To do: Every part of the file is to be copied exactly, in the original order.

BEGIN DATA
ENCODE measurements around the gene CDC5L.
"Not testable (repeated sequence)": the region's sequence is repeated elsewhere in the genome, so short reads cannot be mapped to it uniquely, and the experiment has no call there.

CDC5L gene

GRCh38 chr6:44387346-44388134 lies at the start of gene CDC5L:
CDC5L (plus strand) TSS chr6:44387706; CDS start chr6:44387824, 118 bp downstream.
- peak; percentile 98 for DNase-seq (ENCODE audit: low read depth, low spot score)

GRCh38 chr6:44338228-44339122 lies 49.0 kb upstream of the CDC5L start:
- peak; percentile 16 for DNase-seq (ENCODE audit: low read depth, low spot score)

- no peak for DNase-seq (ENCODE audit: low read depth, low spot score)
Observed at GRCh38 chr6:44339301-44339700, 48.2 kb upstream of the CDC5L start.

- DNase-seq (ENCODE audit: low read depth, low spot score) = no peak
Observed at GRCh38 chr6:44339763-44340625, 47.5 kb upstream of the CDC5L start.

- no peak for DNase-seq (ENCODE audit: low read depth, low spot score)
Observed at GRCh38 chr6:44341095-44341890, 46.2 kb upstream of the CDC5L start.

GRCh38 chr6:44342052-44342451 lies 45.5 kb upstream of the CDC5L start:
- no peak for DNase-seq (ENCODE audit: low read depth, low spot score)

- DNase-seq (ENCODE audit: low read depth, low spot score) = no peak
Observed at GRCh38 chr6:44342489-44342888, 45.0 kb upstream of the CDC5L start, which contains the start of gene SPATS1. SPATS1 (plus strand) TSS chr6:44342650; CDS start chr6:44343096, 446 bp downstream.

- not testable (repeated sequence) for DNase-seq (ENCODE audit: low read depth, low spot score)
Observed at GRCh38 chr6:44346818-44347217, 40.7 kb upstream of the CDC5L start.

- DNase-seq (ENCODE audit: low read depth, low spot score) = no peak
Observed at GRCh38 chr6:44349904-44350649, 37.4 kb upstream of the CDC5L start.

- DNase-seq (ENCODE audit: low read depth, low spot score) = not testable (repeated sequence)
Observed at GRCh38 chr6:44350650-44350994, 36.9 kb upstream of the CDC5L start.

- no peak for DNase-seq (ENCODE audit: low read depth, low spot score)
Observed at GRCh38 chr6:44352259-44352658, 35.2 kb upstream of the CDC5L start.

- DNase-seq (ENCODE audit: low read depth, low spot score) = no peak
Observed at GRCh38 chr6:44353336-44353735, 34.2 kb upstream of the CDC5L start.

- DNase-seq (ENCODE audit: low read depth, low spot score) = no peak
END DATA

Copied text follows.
ENCODE measurements around the gene CDC5L.
"Not testable (repeated sequence)": the region's sequence is repeated elsewhere in the genome, so short reads cannot be mapped to it uniquely, and the experiment has no call there.

CDC5L gene

GRCh38 chr6:44387346-44388134 lies at the start of gene CDC5L:
CDC5L (plus strand) TSS chr6:44387706; CDS start chr6:44387824, 118 bp downstream.
- peak; percentile 98 for DNase-seq (ENCODE audit: low read depth, low spot score)

GRCh38 chr6:44338228-44339122 lies 49.0 kb upstream of the CDC5L start:
- peak; percentile 16 for DNase-seq (ENCODE audit: low read depth, low spot score)

- no peak for DNase-seq (ENCODE audit: low read depth, low spot score)
Observed at GRCh38 chr6:44339301-44339700, 48.2 kb upstream of the CDC5L start.

- DNase-seq (ENCODE audit: low read depth, low spot score) = no peak
Observed at GRCh38 chr6:44339763-44340625, 47.5 kb upstream of the CDC5L start.

- no peak for DNase-seq (ENCODE audit: low read depth, low spot score)
Observed at GRCh38 chr6:44341095-44341890, 46.2 kb upstream of the CDC5L start.

GRCh38 chr6:44342052-44342451 lies 45.5 kb upstream of the CDC5L start:
- no peak for DNase-seq (ENCODE audit: low read depth, low spot score)

- DNase-seq (ENCODE audit: low read depth, low spot score) = no peak
Observed at GRCh38 chr6:44342489-44342888, 45.0 kb upstream of the CDC5L start, which contains the start of gene SPATS1. SPATS1 (plus strand) TSS chr6:44342650; CDS start chr6:44343096, 446 bp downstream.

- not testable (repeated sequence) for DNase-seq (ENCODE audit: low read depth, low spot score)
Observed at GRCh38 chr6:44346818-44347217, 40.7 kb upstream of the CDC5L start.

- DNase-seq (ENCODE audit: low read depth, low spot score) = no peak
Observed at GRCh38 chr6:44349904-44350649, 37.4 kb upstream of the CDC5L start.

- DNase-seq (ENCODE audit: low read depth, low spot score) = not testable (repeated sequence)
Observed at GRCh38 chr6:44350650-44350994, 36.9 kb upstream of the CDC5L start.

- no peak for DNase-seq (ENCODE audit: low read depth, low spot score)
Observed at GRCh38 chr6:44352259-44352658, 35.2 kb upstream of the CDC5L start.

- DNase-seq (ENCODE audit: low read depth, low spot score) = no peak
Observed at GRCh38 chr6:44353336-44353735, 34.2 kb upstream of the CDC5L start.

- DNase-seq (ENCODE audit: low read depth, low spot score) = no peak